Quick Facts: Mauritius Island
- Major languages spoken in Mauritius include Creole, French and English
- Mauritius is almost entirely surrounded by the third largest coral reef in the world
- Mauritius experiences a tropical, temperate climate
- Sega, a dance punctuated by brightly coloured flowers and outfits is popular in Mauritius
- Port-Louis is the capital city of Mauritius
- The island is of volcanic origin
Introducing Mauritius Island
Mauritius Island lies approximately 2400 kilometers from the south-east coastline of Africa. The island can be found just above the Tropic of Capricorn in the Indian Ocean.
This picturesque island is favoured by holiday makers because of its warm, tropical waters, temperate climate, luxury all-inclusive hotels and the colourful coral reefs that surround most of the coastline. Apart from the coastline, Mauritius also boasts some natural wonders that are well-worth a visit. Other attractions include the Pamplemousses Botanical Gardens which are famous for their giant water lilies and exotic plant species, the Seven Coloured Earths at Chamarel, the bird garden of Casela and the Tamarin falls.
Many people who visit Mauritius come away in love with the food. The hotels are famous for their gigantic buffets with restaurants serving dishes with French, Mediterranean, Indian and local flavours. Seafood is an obvious choice along with spicy, curry dishes.
The size of Mauritius Island
The island is of volcanic origin and spans an area of 1865 square kilometers
Major cities and towns
Port-Louis is the capital city of Mauritius and has become home to most of the island’s economic and administrative industry. This city is very quiet after hours and on weekends and has a busy, commercial port. Grand Baie is a popular tourist spot because of its calm, natural bay area, boutique shops, hip bars and bustling nightlife. Many boat excursions and helicopter rides embark from Grand Baie.
Mahebourg houses the national Naval Museum which gives great insight into the history of the island. Curepipe is an elegant residential area with manicured gardens and colonial houses. Curepipe is home to tea plantations, the Trou aux Cerfs crater and some of the best view points on the island.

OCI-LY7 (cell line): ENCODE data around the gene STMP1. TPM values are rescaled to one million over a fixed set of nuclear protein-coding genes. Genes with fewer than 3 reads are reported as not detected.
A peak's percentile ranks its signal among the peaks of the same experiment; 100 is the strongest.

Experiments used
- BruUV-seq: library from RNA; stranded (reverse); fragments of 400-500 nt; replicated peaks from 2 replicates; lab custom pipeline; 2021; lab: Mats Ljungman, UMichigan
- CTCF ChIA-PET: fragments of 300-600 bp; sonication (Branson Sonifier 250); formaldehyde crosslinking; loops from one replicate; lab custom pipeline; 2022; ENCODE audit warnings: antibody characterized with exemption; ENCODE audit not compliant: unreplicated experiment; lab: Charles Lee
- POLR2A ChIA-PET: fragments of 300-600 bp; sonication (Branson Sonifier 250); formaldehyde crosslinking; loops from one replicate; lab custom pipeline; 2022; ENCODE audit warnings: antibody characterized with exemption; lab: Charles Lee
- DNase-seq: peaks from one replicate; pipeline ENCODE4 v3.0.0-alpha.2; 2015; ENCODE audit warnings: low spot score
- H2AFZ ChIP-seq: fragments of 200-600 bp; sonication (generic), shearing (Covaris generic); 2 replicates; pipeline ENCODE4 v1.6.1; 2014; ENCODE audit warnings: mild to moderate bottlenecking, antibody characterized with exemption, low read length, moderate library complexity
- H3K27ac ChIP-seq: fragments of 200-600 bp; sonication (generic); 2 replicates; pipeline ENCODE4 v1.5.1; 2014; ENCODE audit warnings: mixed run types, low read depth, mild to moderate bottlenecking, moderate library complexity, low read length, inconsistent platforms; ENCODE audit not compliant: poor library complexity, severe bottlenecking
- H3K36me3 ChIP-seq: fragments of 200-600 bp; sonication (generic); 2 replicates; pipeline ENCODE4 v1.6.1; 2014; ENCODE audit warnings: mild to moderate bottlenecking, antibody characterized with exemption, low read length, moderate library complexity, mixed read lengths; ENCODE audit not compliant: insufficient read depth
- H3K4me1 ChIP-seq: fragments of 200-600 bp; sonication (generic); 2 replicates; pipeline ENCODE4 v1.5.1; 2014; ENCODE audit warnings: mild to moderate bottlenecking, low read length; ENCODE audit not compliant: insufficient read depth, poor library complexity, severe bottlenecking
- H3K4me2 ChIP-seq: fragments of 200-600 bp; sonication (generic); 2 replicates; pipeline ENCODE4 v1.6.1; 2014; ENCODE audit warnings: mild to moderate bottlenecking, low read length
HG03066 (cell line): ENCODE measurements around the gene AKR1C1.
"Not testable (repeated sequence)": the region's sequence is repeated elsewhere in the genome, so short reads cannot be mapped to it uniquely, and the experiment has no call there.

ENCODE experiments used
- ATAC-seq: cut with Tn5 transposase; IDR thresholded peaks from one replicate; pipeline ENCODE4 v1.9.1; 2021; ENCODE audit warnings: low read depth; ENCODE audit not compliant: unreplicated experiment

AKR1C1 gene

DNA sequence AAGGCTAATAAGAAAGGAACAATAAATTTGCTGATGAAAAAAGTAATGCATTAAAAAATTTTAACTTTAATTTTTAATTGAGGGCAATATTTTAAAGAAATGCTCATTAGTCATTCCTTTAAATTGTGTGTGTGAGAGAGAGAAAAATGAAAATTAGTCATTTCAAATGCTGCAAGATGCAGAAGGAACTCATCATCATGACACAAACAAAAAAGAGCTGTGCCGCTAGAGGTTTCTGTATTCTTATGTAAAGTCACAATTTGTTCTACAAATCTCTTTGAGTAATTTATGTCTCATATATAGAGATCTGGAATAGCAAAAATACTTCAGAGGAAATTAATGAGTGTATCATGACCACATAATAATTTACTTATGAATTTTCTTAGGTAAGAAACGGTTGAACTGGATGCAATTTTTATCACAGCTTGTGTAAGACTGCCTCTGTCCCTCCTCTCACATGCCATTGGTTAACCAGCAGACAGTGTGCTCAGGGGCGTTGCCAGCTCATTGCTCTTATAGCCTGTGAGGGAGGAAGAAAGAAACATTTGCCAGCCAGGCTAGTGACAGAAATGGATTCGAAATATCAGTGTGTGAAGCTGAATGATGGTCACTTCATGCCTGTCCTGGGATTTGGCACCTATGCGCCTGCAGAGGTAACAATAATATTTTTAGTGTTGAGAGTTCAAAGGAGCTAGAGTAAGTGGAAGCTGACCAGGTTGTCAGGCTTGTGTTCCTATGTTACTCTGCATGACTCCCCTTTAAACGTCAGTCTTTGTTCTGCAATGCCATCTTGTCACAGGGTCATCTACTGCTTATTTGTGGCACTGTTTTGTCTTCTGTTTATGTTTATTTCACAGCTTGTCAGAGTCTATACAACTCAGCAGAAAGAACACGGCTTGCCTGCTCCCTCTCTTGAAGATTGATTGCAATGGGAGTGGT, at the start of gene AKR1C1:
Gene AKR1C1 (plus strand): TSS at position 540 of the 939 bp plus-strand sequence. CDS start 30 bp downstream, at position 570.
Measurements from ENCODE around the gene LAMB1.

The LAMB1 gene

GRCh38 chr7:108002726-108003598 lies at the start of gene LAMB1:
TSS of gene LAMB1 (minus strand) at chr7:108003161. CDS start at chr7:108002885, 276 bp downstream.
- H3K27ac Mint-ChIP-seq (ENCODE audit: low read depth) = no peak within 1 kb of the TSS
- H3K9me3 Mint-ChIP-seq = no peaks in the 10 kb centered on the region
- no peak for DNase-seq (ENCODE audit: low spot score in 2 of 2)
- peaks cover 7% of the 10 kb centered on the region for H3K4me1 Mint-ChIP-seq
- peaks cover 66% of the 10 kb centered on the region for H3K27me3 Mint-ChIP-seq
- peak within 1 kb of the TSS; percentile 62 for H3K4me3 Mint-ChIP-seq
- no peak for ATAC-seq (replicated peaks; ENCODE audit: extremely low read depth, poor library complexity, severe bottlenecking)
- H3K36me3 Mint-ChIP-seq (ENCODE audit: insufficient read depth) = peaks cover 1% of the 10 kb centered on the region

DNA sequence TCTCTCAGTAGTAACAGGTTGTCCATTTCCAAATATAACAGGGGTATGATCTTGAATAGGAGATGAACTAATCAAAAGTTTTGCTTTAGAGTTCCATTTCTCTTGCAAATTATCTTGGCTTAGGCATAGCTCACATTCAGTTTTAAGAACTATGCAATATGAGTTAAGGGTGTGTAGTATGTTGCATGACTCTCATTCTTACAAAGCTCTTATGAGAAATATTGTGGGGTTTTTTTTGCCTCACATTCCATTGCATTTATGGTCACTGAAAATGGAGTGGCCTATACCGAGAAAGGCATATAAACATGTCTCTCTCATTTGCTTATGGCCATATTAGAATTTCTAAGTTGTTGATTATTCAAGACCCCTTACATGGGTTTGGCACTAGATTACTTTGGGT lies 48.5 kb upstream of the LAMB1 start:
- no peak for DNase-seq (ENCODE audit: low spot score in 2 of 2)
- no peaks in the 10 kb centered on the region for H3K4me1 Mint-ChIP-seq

People and language
Due to the fact that Mauritius has been re-colonised a number of times; the island boasts an extensive cultural diversity. A mix of religions and ethnicities can be found on the island. The Mauritian people primarily speak the Creole language as well as French and English. The inland areas of the island are covered with sugar cane plantations and many of the Mauritian people make their living from these farms. Mauritian song and dance, also known as sega, is a staple in their culture and many local, brightly coloured shows can be found at the various hotels on the island.
Topography and climate
Mauritius experiences winter between the months of July and September yet the temperature still reaches around 22 degrees during the day. In the summer months between December and February the temperature rises to around 34 degrees Celsius while tropical storms and heavy rainfalls are common during this time. Throughout the year the sea temperature varies between 22 and 27 degrees Celsius. The western and northern regions of the island are warmer and drier than the eastern and the southern coastlines.
Mauritius features a central plateau, which lies 400 metres above sea level. The island is scattered with mountains, tropical forests, white sandy beaches and turquoise lagoons. The island’s lagoons are protected from the open ocean by the third largest coral reef in the world; making the calm waters ideal for snorkeling, water-skiing and scuba diving.
Access to Mauritius Island
The Sir Seewoosagur Ramgoolam International Airport is the only international airport on the island. The airport is located in the Grand Port region.